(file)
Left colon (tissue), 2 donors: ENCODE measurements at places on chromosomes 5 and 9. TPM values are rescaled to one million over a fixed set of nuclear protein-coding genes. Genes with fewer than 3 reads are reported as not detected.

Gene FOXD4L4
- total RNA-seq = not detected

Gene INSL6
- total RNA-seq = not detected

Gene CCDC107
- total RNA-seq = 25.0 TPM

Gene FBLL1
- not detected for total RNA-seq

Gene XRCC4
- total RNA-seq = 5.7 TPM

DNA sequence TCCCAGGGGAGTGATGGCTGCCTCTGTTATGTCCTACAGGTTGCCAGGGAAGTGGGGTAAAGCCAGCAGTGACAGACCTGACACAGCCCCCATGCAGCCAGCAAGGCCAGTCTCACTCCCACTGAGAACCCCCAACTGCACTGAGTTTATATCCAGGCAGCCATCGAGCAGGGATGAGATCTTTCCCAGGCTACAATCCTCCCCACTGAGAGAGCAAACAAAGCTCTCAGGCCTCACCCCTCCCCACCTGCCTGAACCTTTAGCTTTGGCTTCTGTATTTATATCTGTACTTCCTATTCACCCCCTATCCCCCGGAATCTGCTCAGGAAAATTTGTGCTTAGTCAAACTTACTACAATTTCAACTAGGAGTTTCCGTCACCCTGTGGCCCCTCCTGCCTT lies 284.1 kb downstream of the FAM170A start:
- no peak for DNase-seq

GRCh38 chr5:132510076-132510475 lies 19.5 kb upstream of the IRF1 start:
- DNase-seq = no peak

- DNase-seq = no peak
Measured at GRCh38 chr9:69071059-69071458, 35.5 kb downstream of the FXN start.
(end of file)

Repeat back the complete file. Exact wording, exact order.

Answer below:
Left colon (tissue), 2 donors: ENCODE measurements at places on chromosomes 5 and 9. TPM values are rescaled to one million over a fixed set of nuclear protein-coding genes. Genes with fewer than 3 reads are reported as not detected.

Gene FOXD4L4
- total RNA-seq = not detected

Gene INSL6
- total RNA-seq = not detected

Gene CCDC107
- total RNA-seq = 25.0 TPM

Gene FBLL1
- not detected for total RNA-seq

Gene XRCC4
- total RNA-seq = 5.7 TPM

DNA sequence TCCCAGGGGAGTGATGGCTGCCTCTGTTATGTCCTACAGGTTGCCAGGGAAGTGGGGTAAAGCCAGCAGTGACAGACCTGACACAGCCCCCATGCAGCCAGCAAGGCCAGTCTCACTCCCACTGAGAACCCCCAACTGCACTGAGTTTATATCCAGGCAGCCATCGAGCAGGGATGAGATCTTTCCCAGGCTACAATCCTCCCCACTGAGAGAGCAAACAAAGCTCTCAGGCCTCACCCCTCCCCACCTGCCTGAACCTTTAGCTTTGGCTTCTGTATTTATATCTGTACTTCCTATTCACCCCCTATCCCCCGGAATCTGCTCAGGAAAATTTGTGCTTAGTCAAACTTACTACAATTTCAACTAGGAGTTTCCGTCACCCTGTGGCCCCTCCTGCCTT lies 284.1 kb downstream of the FAM170A start:
- no peak for DNase-seq

GRCh38 chr5:132510076-132510475 lies 19.5 kb upstream of the IRF1 start:
- DNase-seq = no peak

- DNase-seq = no peak
Measured at GRCh38 chr9:69071059-69071458, 35.5 kb downstream of the FXN start.